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Call for new invasive species defences and for gardeners to buy British – as UK wildlife most threatened by nature invaders is revealed

Nature experts are calling for strict new Government plant import restrictions and are urging gardeners to ‘buy British’ to avoid bringing damaging invasive species into the country.[1] The calls come as nature groups today publish a list of 10 UK species most under threat from invasive species, during Invasive Non-Native Species (INNS) Week.[2]

Disease, competition for habitat and food, and predation are some of the main ways that native wildlife is being harmed by invasive species. Red squirrels, water voles, ash trees and earthworms are just a few of the iconic UK species that are under serious threat due to harmful invasive species. Red squirrel populations have fallen by 96% since the introduction of grey squirrels, water-voles have disappeared from 94% of their range, and earthworms have fallen by a fifth in some areas due to carnivorous foreign flatworms.

See the new list of particularly at risk UK species here. Images of native and invasive species available to download here(note credit information in file or folder name).

Horticulture is a key avenue of concern when it comes to the introduction of INNS to the UK. And, while not responsible for all species arriving, preventing new soil and plant hitchhikers such as fungi, flatworms, ants and slugs would significantly help in protecting UK wildlife. The fungus causing Ash dieback, for example, is a rapid-spreading and high profile invasive species, which has caused great public concern. An estimated 80% of UK Ash trees are set to die.

This has prompted Government to take action in a pilot scheme that aims to combat the ever increasing threat from pest and diseases, including preventing similar invasive fungi attacking our trees. From next month, all trees funded under Government tree-planting schemes will be required to meet new biosecurity requirements. This means applicants for the England Woodland Creation Offer and the Future Farming Tree Health Pilot must source their trees from suppliers who are either accredited under the Plant Healthy Certification Scheme or who have passed a Ready to Plant assessment. However, experts are warning Government needs to go further to protect native trees and other wildlife, by:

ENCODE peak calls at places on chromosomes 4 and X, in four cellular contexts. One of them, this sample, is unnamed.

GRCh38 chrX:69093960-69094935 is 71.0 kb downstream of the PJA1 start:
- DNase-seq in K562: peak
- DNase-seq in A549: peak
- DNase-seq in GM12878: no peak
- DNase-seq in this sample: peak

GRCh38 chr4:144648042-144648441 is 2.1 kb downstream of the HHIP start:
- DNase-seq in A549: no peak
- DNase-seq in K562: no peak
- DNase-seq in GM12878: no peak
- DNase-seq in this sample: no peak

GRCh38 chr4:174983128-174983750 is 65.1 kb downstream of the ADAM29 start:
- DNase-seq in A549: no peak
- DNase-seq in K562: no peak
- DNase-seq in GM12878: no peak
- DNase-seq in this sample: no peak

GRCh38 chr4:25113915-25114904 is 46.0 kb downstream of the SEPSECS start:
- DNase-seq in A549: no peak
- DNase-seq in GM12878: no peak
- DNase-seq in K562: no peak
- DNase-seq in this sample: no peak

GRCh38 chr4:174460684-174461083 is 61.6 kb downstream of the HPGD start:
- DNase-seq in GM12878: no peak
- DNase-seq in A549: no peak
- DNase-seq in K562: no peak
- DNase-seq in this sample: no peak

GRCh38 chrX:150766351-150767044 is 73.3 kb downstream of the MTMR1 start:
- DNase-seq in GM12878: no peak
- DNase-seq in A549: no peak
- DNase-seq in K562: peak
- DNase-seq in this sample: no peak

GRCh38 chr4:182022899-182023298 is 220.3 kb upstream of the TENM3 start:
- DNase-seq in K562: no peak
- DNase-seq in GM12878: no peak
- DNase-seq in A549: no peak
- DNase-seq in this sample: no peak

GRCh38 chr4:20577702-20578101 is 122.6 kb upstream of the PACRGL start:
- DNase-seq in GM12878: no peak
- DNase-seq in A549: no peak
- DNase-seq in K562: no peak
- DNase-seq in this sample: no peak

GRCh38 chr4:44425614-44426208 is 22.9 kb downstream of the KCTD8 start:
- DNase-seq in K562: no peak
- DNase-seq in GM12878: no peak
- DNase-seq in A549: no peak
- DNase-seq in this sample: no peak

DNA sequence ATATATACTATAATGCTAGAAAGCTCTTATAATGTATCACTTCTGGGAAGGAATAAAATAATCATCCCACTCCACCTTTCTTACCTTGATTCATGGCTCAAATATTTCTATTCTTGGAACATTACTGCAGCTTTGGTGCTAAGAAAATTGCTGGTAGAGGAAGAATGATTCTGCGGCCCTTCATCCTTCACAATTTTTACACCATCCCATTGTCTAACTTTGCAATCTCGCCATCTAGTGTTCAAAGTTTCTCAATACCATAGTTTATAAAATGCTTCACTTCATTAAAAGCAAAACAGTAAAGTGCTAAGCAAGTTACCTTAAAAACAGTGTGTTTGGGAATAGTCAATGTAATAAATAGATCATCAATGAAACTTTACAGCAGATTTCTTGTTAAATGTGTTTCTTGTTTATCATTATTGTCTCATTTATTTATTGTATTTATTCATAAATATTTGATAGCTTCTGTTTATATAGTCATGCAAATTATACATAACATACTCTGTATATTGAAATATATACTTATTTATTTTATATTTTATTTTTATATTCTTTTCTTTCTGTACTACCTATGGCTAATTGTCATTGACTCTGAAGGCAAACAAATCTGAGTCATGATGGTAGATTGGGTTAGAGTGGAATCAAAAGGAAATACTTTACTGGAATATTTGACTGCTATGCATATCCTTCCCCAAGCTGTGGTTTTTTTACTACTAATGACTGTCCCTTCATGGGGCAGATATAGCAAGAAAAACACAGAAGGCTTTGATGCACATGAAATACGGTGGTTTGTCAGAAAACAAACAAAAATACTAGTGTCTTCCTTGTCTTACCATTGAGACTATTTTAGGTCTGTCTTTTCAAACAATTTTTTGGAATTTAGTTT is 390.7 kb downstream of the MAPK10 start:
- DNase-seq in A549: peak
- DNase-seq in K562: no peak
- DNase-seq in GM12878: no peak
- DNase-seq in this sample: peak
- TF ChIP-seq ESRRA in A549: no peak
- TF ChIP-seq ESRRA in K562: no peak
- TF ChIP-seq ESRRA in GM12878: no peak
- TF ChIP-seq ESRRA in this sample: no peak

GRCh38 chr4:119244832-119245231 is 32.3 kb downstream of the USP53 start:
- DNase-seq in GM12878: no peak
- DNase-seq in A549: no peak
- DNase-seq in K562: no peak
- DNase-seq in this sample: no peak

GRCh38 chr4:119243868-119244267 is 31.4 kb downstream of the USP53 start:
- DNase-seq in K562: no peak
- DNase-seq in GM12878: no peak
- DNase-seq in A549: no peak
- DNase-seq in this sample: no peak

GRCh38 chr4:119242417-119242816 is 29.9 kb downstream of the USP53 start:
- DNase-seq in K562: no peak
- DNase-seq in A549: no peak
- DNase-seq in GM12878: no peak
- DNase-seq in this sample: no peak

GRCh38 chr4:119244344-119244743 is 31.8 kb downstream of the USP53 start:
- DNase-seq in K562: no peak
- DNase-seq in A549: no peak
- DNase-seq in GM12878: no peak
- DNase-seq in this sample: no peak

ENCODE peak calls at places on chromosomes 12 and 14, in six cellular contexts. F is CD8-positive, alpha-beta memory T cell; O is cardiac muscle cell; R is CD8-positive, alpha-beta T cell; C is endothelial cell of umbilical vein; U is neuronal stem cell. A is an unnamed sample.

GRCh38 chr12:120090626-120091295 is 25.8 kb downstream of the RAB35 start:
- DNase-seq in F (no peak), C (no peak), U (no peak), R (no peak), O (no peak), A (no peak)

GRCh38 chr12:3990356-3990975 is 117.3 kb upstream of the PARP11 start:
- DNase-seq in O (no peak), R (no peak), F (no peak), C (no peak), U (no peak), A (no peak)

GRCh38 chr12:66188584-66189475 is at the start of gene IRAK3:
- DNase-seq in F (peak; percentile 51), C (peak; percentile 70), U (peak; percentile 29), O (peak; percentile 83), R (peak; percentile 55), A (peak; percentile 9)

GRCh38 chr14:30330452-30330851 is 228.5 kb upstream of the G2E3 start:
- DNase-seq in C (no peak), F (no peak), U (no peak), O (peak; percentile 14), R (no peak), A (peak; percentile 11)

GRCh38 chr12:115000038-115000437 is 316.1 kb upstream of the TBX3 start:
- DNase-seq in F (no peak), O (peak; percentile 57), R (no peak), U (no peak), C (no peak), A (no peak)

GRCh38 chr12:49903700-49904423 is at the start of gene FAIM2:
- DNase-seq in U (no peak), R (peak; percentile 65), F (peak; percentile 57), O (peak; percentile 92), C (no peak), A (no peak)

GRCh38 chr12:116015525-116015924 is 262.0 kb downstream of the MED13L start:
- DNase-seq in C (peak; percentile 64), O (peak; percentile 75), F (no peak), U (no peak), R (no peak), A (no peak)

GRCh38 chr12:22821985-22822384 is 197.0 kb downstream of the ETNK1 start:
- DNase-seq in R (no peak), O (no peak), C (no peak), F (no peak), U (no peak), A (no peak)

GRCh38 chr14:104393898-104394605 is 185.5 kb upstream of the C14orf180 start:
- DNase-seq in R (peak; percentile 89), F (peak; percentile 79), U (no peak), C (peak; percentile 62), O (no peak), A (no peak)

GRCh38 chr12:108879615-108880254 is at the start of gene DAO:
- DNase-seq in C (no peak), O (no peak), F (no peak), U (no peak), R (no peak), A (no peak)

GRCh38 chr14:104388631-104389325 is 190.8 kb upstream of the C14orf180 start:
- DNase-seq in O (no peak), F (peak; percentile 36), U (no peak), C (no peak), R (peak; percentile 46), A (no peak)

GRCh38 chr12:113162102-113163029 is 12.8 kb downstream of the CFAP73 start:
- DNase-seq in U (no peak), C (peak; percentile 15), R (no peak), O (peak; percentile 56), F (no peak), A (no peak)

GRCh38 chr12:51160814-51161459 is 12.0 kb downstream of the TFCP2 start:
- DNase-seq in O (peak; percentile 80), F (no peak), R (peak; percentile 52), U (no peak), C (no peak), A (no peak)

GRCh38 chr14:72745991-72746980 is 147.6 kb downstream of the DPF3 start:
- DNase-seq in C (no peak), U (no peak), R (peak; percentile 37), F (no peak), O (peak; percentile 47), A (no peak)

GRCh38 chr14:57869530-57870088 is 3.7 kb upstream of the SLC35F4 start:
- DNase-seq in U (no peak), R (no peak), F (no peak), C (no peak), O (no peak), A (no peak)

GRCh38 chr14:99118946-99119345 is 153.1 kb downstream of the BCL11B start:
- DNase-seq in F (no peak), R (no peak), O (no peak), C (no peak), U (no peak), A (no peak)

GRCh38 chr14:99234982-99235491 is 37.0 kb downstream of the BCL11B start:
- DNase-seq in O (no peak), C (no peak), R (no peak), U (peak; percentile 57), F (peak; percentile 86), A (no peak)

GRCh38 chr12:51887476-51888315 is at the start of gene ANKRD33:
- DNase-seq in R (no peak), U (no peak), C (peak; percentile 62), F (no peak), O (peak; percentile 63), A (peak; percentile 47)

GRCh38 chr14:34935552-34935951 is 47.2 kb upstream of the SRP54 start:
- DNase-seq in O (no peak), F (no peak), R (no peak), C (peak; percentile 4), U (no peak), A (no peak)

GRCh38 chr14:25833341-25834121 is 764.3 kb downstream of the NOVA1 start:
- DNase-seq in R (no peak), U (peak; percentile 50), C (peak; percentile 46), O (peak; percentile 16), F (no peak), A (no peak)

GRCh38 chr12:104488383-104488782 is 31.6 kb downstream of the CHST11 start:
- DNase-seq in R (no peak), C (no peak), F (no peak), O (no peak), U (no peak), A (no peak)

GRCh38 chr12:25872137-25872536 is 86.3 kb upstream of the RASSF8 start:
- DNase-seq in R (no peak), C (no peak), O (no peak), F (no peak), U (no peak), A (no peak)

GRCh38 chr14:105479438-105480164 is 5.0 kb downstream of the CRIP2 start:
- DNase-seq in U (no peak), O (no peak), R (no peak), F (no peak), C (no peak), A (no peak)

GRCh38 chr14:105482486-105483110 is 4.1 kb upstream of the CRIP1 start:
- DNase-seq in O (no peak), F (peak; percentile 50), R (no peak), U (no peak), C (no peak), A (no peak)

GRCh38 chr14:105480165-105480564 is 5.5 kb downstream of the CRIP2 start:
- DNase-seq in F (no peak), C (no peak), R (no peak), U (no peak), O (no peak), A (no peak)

• Extending these biosecurity requirements to all trees and potted plants entering the country, not just those used in tree-planting schemes
  • Requiring imported timber, soils, and compost to undergo protective measures such as heat treatment to eradicate harmful hidden hitch-hiker species, and for plants to be transported soil free.
  • Supporting the expansion of UK tree and plant growing for domestic sale, to reduce reliance on horticultural imports

Dr Richard Benwell, CEO of Wildlife and Countryside Link, said:

“Invasive species are one of the top threats to wildlife. They’re also bad for business, affecting fishing, farming and leisure industries alike. Here in the UK some of our most cherished species, from red squirrels to juniper trees, are suffering huge declines as they face disease, predation and competition from invasive species.

“Prevention is better than cure so it’s important to stop further invasive species before they gain a foothold. Improved biosecurity measures are vital to prevent harmful species from hitching a hidden lift into the country in plants, trees and soil.”

Craig Macadam, Conservation Director at Buglife, said:


“From carnivorous flatworms to tree-damaging moths, species hidden in imported soils, plants and timber can have a huge impact on UK wildlife. By buying home-grown British plants you can help to prevent invasive species reaching your garden and our countryside.

“While these species may be harmless in their native environments they can wreak havoc here, which is why we need much stricter controls on soil and plant imports and to boost home-grown plant production. Until there is a proven way to sterilise pot plants the Government must take effective action to only import bare-root plants and must ensure all soil & timber imports are sterilised.“

Dr Paul Walton, Head of Habitats and Species at RSPB Scotland, said:

“Non-native species impacts are one of the five main drivers of nature loss in the UK and round the world. Awareness of the issue is not always as high as it might be - yet there are simple things that people can do to help. Avoiding imported garden plants and compost (and using peat free, of course) is one. But we also need the Government to drive change in the horticulture industry to help stop invasive hitchhikers. We must move our reliance away from imported plants, and deliver extra checks and balances to stop more damaging species arriving on our shores.”

Please find additional comments here from Plantlife and the Woodland Trust, on plant and tree impacts.

Ash dieback and similar fungi are receiving Government attention due to their highly visible and rapid impact. But other invasive species are causing severe, though less obvious harm, and need to be tackled decisively to prevent further wide-scale nature-loss and economic costs. Action on plant imports could stop multiple new invasive species establishing in Britain, preventing further wildlife decline and helping to stop the estimated £2.2billion annual cost to the economy of invasive species damage soaring further.[4]